But real life unfolds continuously, as in a video (after riding into the sunset there are the in-laws coming over for the weekend, changing diapers for babies, mortgage installments for the castle, spouse growing old and getting sick and getting tired- in short married life no different from those we know in real life). The Buddha’s prescription here is simple and obvious: expand our vision in space and time so we see not only the allures of sensations but also their drawbacks. We don’t just pose for one beautiful photo, get some fun out if it and start anew. One is the principal actor in one’s own video of life. Pictures are strung together into one continuous video. In acting out of greed, aversion and delusion people set themselves on a different path of life (as when one enters into a pyramid sale scheme; an unhappy marriage).
The Buddha taught us to “see” in this holistic way- the entire story of lives continuously unfolding in a changing universe. John Dewey called it “transactional” way of thinking, or thinking in terms of acts and consequences in extended space and with a time dimension. One practical example suggested in the suttas is for one to play a mental video of a beautiful young maiden growing old, getting sick, die and decay. This is not to deny the value of all images and sensations- they are good for sustaining life. The Buddha just urged us to expand our thinking in time and space so we may see and know more, and make decisions with a better perspective.
One would have achieved a lot if one has learned to make just one video of life (one’s own) according to the Buddha’s teaching. The Buddha has compassion for all sentient beings. With this all-encompassing compassion he was able to a make a video of life for each of those who were lucky enough to come across his teaching in the past millennia, and perhaps in the millennia to come. That would add up to many, many videos. This is possible only when wisdom and compassion are combined in one mind.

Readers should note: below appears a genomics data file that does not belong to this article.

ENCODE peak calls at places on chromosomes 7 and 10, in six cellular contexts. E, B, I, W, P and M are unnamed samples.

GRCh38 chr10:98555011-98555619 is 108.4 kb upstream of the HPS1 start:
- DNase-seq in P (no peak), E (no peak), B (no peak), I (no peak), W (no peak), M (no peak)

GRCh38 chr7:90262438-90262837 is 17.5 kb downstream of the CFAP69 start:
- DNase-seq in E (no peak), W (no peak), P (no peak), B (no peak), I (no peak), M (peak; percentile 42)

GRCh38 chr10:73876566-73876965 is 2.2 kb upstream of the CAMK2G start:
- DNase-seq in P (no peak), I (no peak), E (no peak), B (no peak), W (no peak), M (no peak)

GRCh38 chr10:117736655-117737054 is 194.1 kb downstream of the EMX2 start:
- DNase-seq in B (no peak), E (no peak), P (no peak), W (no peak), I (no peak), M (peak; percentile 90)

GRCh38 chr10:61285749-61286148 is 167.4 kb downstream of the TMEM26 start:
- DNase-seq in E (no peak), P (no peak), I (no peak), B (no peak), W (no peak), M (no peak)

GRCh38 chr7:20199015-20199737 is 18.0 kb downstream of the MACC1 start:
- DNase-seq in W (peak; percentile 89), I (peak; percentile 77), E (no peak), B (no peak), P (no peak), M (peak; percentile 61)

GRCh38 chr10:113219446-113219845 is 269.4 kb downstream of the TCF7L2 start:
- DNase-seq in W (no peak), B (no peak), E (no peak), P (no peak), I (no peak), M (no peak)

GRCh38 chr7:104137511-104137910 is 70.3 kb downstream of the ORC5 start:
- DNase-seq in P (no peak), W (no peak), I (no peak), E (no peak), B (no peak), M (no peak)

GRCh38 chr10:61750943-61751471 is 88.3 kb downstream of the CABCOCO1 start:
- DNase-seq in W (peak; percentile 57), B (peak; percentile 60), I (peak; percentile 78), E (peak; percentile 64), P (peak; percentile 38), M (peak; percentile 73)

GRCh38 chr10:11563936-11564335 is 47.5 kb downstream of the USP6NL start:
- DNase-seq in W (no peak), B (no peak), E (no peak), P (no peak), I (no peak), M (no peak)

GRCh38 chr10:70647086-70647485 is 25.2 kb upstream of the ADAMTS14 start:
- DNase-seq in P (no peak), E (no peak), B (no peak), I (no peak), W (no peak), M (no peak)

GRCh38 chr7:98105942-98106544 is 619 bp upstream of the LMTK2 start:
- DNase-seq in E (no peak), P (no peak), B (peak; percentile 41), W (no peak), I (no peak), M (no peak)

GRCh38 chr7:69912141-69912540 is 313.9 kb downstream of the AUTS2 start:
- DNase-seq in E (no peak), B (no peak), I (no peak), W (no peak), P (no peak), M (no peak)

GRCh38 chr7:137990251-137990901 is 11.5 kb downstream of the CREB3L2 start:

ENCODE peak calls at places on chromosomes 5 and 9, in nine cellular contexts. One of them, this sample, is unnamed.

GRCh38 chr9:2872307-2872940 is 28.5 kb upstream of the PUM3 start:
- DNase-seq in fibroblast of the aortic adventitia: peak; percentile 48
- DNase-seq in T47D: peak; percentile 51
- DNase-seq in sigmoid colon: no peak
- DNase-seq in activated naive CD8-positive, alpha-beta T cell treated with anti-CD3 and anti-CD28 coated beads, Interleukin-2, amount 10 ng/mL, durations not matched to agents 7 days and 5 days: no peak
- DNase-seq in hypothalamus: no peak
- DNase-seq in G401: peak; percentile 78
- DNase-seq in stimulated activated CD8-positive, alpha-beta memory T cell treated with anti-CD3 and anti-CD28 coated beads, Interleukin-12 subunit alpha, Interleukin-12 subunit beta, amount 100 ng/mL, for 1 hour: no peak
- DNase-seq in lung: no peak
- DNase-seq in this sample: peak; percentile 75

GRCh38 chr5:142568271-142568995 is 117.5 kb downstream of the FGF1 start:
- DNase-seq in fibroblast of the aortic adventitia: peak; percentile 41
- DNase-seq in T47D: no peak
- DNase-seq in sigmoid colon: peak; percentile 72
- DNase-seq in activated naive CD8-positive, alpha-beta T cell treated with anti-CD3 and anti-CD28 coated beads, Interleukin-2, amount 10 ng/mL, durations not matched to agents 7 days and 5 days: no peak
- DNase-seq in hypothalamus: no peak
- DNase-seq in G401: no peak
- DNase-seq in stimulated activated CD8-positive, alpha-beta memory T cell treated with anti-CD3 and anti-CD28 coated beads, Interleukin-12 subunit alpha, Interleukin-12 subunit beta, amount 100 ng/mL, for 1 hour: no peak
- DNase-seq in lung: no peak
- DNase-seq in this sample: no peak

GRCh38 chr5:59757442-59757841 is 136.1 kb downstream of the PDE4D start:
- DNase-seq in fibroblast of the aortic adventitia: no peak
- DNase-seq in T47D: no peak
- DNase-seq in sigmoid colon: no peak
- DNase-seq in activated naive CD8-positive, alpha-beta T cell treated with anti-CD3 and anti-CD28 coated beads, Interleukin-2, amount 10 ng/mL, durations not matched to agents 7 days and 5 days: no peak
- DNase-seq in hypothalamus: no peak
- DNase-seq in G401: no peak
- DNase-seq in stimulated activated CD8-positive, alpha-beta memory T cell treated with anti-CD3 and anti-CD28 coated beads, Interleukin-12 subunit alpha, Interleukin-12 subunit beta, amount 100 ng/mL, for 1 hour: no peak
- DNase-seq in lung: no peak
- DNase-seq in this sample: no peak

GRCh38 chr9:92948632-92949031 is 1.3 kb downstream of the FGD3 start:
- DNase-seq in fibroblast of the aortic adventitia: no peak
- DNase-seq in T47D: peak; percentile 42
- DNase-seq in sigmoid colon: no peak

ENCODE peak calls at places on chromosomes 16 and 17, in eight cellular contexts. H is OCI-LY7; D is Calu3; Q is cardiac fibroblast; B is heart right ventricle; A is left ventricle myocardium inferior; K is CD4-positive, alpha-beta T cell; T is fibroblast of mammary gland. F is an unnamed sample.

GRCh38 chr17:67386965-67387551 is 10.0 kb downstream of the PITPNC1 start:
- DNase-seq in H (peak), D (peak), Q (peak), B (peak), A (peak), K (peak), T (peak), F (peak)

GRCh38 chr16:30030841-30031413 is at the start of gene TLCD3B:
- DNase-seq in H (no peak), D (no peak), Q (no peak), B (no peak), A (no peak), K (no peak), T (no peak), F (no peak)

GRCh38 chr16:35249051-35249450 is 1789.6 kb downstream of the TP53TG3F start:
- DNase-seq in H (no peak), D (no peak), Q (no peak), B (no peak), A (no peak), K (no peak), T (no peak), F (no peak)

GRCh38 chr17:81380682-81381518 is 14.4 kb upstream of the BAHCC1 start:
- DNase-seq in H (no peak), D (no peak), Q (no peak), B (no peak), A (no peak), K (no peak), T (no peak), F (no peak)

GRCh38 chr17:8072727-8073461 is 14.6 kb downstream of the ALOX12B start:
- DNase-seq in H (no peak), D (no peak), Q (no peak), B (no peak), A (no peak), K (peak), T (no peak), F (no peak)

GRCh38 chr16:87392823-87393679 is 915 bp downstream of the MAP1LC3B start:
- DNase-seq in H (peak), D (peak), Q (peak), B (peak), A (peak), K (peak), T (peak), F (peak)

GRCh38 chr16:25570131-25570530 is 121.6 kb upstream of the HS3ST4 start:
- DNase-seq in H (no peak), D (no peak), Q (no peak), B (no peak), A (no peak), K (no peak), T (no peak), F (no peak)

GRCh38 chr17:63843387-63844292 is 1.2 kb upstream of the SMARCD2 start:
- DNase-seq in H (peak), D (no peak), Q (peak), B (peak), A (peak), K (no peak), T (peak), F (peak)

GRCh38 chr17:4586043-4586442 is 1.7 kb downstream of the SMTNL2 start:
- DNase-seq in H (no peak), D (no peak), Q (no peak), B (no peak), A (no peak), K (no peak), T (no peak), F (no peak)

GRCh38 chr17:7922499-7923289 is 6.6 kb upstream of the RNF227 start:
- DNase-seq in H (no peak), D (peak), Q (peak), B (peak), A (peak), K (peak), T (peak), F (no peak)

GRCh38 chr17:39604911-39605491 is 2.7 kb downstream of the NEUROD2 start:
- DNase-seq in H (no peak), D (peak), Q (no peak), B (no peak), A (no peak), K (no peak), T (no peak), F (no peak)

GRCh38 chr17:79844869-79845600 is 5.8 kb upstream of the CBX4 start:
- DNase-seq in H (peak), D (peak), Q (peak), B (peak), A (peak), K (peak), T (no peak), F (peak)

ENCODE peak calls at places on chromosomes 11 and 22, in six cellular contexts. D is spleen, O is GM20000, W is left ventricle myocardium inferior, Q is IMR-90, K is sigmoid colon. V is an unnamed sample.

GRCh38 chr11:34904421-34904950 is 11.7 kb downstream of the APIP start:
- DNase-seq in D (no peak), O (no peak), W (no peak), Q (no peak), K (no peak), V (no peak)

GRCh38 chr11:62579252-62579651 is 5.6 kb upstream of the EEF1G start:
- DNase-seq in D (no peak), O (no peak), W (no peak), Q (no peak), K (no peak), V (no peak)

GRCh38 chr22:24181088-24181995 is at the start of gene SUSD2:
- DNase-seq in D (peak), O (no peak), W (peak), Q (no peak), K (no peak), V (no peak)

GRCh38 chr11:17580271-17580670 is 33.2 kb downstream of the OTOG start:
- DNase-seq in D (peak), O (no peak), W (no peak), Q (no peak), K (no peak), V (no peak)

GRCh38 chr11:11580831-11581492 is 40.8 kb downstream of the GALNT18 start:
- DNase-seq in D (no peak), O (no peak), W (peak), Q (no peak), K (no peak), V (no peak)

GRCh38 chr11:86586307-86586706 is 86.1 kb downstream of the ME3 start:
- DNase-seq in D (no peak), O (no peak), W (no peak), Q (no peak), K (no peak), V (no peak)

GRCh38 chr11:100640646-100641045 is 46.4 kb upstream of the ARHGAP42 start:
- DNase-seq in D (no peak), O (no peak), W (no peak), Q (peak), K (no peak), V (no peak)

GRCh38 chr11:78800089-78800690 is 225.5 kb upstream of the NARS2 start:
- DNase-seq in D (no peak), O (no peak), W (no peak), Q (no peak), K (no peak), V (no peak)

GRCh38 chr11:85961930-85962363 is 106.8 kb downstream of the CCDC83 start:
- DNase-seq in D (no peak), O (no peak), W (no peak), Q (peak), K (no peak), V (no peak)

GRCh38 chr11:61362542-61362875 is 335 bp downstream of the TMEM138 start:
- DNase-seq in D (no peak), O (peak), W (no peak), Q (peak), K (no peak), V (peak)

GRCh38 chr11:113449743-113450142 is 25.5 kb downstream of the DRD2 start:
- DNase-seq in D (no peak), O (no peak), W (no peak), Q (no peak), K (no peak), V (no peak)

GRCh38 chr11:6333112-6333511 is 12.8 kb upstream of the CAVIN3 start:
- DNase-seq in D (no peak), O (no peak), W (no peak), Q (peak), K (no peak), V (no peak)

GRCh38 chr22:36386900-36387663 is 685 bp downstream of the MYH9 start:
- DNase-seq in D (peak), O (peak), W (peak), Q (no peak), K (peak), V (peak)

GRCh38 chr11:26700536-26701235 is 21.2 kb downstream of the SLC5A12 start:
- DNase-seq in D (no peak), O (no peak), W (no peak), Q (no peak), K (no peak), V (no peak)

The Four Noble Truths as Way of Thinking
The above brief discussion on how to see and think the Buddhist way can be summarized in the following way. To be able to see and anticipate suffering and whatever is imperfect is to see Dukkha. To recognize that they are the consequences of our own ignorance and our own acts is to see the Arising of Dukkha. To be able to change the way we act so as to avoid and escape from suffering is the Cessation of Dukkha. Eliminating ignorance and acting in a way leading to liberation from all suffering and whatever is imperfect is the Path leading to the Cessation of Dukkha. This way of seeing, knowing, thinking and acting is more commonly known as the Fourth Noble Truths (Dukkha, its Arising, Cessation, and Path leading to cessation; 四聖諦- 苦集滅道).